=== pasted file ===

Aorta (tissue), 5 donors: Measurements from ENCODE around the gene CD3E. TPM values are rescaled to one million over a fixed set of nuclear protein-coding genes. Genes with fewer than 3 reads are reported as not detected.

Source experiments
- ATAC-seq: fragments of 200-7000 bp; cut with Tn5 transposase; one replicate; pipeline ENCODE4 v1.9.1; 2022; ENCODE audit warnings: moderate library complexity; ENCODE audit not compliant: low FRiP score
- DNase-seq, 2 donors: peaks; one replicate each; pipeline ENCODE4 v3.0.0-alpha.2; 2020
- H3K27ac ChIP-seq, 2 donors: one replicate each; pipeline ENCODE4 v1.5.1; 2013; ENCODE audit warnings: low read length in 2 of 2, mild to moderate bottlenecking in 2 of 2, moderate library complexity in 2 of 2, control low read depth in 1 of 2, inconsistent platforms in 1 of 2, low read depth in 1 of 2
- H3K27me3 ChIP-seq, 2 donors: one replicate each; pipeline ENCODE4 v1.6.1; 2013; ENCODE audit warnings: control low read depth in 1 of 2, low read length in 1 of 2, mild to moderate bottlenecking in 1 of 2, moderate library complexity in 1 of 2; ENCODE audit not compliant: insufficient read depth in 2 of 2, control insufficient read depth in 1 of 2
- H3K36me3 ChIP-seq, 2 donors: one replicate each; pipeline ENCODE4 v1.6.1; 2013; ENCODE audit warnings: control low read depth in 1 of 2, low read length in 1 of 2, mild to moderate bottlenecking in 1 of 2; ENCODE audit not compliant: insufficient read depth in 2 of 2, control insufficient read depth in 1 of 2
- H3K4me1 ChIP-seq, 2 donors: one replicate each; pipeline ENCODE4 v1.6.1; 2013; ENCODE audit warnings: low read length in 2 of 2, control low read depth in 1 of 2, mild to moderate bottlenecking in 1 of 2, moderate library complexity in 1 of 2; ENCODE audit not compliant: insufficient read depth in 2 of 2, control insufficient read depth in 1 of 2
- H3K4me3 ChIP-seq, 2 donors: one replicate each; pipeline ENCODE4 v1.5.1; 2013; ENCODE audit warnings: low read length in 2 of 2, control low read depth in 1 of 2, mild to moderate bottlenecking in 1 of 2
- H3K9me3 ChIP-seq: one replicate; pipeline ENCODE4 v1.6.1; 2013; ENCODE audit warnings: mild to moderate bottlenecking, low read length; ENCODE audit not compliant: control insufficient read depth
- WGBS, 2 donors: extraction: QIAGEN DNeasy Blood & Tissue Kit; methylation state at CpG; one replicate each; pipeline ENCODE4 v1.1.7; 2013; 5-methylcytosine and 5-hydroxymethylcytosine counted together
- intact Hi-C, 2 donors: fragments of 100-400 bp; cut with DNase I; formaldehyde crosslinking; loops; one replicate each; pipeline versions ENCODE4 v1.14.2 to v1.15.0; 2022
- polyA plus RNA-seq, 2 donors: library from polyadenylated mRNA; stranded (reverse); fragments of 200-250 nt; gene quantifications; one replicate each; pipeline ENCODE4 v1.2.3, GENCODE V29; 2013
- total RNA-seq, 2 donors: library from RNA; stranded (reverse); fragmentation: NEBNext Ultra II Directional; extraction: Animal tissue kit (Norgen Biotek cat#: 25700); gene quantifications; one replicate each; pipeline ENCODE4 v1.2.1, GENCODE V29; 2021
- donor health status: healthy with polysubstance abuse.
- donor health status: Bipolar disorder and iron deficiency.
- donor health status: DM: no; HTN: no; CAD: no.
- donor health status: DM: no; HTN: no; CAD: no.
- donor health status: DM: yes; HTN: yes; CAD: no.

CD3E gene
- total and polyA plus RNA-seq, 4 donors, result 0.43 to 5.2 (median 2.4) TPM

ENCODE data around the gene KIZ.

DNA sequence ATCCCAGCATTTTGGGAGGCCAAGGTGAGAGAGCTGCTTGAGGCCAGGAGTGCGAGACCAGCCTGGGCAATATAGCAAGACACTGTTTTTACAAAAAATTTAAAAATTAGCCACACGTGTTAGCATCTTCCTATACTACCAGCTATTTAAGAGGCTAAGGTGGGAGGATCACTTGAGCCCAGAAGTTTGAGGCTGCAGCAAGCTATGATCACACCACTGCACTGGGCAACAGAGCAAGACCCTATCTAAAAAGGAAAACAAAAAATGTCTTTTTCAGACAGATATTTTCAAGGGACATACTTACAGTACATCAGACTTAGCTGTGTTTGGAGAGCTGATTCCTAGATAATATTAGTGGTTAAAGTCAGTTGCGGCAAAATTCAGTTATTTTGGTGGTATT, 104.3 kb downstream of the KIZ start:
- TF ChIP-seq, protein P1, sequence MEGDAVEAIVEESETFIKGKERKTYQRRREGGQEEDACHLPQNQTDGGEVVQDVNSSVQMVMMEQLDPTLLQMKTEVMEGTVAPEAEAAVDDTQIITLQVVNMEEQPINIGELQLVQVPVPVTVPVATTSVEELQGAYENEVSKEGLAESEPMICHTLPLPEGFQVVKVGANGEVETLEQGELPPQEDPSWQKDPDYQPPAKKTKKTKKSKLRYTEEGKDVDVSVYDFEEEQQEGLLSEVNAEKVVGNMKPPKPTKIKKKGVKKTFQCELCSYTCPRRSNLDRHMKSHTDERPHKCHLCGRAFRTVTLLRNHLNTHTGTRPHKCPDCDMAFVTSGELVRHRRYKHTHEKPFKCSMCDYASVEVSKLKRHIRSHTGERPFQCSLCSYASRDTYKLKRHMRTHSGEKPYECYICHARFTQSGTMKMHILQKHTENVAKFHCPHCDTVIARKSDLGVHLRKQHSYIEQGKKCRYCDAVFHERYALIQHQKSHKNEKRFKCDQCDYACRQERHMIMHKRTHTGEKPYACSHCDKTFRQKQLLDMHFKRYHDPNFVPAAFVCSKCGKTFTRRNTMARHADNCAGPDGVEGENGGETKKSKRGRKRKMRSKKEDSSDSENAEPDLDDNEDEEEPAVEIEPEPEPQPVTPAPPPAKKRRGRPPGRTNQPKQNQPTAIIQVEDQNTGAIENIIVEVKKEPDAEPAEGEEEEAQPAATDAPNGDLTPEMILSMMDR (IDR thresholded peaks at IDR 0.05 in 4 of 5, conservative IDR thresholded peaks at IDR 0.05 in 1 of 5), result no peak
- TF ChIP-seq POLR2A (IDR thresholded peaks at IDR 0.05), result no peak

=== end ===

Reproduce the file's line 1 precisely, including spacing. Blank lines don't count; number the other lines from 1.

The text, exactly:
Aorta (tissue), 5 donors: Measurements from ENCODE around the gene CD3E. TPM values are rescaled to one million over a fixed set of nuclear protein-coding genes. Genes with fewer than 3 reads are reported as not detected.